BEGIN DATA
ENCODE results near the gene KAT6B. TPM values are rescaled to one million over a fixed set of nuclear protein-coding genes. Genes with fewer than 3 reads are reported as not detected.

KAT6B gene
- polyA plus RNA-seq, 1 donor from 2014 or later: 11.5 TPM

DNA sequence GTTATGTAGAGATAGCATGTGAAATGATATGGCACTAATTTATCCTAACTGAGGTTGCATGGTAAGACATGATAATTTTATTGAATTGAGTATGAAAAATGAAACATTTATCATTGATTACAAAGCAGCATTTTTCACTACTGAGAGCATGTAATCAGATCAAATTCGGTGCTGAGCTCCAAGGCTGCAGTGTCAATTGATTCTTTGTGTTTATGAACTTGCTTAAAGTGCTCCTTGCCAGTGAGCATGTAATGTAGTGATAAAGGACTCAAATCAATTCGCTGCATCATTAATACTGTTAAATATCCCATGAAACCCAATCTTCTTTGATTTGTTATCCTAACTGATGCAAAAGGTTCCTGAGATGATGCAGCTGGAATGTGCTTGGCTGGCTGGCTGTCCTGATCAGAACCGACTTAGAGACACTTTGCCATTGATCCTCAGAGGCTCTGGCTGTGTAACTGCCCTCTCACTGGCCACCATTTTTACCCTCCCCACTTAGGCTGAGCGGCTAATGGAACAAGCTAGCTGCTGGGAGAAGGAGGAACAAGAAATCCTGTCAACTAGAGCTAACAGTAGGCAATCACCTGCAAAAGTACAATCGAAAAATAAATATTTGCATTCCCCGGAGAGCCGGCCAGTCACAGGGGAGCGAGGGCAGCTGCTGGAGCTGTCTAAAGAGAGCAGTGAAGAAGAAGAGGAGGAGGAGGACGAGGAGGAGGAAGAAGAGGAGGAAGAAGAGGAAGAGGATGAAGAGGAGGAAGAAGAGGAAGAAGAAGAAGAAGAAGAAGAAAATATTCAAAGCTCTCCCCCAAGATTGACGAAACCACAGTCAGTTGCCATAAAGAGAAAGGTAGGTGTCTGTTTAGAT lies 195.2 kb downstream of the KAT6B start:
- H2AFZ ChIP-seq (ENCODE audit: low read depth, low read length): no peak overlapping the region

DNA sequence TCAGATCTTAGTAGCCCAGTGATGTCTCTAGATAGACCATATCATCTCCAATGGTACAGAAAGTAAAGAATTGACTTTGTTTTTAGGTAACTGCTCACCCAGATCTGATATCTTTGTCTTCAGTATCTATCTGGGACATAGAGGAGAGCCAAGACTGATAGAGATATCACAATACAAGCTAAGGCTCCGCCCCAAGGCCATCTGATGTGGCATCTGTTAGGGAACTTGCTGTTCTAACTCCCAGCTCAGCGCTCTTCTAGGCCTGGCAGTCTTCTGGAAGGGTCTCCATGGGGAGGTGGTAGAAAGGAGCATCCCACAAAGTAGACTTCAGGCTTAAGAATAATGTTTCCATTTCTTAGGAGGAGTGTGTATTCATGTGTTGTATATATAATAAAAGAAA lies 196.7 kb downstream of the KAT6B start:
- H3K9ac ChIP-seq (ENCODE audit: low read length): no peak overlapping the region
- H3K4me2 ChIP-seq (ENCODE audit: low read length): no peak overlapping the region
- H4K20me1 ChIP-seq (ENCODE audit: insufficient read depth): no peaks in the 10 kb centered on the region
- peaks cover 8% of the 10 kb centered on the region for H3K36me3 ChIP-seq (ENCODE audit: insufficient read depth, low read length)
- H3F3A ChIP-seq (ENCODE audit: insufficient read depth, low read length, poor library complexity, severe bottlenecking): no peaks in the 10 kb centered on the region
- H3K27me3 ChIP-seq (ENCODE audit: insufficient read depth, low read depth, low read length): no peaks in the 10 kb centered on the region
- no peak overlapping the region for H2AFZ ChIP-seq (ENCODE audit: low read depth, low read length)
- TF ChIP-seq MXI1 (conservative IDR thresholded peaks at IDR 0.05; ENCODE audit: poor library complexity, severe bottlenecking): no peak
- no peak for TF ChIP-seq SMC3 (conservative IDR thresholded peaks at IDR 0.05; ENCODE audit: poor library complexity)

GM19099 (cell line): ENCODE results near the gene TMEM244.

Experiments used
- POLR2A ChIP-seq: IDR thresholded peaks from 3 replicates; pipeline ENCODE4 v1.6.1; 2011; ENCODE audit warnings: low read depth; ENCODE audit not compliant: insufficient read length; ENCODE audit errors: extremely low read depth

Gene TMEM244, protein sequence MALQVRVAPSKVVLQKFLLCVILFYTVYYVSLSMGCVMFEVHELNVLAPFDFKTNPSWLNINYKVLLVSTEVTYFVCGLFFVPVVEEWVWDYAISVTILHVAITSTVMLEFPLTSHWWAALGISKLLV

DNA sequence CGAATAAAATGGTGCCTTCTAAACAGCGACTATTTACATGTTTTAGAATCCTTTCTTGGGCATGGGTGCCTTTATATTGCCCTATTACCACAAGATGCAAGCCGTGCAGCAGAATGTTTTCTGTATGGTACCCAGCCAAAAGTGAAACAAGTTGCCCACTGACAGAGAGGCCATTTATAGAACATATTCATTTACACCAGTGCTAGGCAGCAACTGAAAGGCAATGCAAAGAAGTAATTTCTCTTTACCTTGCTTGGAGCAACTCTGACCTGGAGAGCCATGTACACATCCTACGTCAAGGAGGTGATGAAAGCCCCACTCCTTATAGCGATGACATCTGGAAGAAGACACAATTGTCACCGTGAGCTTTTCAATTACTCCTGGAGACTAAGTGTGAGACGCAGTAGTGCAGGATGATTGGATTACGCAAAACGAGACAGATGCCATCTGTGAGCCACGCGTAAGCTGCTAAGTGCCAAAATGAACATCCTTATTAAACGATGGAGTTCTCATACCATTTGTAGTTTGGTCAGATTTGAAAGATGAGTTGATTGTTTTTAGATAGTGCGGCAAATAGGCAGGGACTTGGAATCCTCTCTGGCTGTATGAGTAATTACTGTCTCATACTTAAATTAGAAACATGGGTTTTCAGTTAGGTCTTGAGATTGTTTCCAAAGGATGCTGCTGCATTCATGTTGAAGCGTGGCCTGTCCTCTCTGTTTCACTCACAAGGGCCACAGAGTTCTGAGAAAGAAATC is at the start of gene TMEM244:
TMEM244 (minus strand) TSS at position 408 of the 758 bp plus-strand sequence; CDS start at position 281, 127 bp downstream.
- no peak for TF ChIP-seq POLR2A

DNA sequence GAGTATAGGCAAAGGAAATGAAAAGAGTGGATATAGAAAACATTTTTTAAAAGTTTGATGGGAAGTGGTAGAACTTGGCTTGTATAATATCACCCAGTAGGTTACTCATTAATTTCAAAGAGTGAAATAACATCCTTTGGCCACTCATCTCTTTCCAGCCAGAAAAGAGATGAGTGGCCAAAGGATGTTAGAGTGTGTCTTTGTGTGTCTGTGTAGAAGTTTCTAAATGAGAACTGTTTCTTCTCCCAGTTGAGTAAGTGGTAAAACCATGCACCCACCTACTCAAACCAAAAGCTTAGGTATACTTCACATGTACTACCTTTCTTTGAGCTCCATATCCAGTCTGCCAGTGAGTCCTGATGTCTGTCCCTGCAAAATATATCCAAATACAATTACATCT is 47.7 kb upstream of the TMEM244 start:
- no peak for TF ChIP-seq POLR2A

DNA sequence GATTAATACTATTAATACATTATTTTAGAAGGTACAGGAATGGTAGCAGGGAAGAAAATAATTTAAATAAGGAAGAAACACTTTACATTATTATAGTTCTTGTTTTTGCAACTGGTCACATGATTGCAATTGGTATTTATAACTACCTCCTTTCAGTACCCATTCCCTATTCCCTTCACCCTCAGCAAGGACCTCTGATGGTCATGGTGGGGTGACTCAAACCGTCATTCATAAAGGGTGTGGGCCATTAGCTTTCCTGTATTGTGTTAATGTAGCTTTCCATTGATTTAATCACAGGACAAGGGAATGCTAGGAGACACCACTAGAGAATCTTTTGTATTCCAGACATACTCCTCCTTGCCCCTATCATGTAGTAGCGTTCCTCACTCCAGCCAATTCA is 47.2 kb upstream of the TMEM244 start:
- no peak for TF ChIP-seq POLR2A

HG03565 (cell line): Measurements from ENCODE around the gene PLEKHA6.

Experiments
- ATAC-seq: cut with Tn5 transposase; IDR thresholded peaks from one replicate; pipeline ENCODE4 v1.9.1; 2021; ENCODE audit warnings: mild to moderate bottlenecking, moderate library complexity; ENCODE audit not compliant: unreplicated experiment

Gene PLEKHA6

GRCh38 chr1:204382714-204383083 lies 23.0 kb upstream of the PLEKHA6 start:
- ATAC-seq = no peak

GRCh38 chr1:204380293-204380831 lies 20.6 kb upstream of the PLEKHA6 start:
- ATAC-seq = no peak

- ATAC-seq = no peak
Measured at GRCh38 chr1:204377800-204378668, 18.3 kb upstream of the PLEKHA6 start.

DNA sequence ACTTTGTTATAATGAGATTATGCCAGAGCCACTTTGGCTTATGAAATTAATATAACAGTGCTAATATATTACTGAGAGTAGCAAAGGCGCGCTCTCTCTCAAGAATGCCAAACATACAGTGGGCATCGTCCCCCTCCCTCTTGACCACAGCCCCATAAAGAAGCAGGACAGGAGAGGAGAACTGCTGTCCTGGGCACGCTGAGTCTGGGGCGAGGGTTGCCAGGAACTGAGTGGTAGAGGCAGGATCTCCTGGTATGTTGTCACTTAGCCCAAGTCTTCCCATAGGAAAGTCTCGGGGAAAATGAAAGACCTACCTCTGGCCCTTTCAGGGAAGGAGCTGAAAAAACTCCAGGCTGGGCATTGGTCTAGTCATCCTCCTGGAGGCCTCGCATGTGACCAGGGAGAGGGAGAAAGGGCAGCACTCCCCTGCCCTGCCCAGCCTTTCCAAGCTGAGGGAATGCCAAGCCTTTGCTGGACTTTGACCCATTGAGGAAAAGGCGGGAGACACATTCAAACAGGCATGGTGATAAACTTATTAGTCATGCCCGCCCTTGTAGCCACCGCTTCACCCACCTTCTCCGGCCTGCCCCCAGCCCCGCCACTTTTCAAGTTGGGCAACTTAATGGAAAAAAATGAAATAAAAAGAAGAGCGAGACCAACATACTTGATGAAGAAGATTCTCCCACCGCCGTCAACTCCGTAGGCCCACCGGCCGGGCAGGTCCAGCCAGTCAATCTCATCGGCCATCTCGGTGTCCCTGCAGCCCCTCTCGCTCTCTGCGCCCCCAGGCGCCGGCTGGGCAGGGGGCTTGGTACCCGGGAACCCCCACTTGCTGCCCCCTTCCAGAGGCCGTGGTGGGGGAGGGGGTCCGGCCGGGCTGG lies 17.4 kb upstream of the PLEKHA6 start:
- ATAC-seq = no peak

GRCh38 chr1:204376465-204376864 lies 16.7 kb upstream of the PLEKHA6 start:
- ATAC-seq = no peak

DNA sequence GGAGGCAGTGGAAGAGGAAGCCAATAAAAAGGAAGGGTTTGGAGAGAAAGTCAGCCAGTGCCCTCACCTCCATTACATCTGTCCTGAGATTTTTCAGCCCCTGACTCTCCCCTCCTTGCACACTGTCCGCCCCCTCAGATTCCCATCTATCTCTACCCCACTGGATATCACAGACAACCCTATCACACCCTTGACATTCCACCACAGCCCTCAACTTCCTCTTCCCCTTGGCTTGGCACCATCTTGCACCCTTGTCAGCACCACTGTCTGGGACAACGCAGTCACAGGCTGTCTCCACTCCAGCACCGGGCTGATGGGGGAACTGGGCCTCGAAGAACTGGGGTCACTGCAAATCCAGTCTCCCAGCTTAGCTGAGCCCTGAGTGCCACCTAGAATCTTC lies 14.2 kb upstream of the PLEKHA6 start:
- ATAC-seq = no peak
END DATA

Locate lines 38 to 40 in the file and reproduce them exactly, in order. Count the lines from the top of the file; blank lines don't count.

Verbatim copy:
- ATAC-seq = no peak

GRCh38 chr1:204376465-204376864 lies 16.7 kb upstream of the PLEKHA6 start:
- ATAC-seq = no peak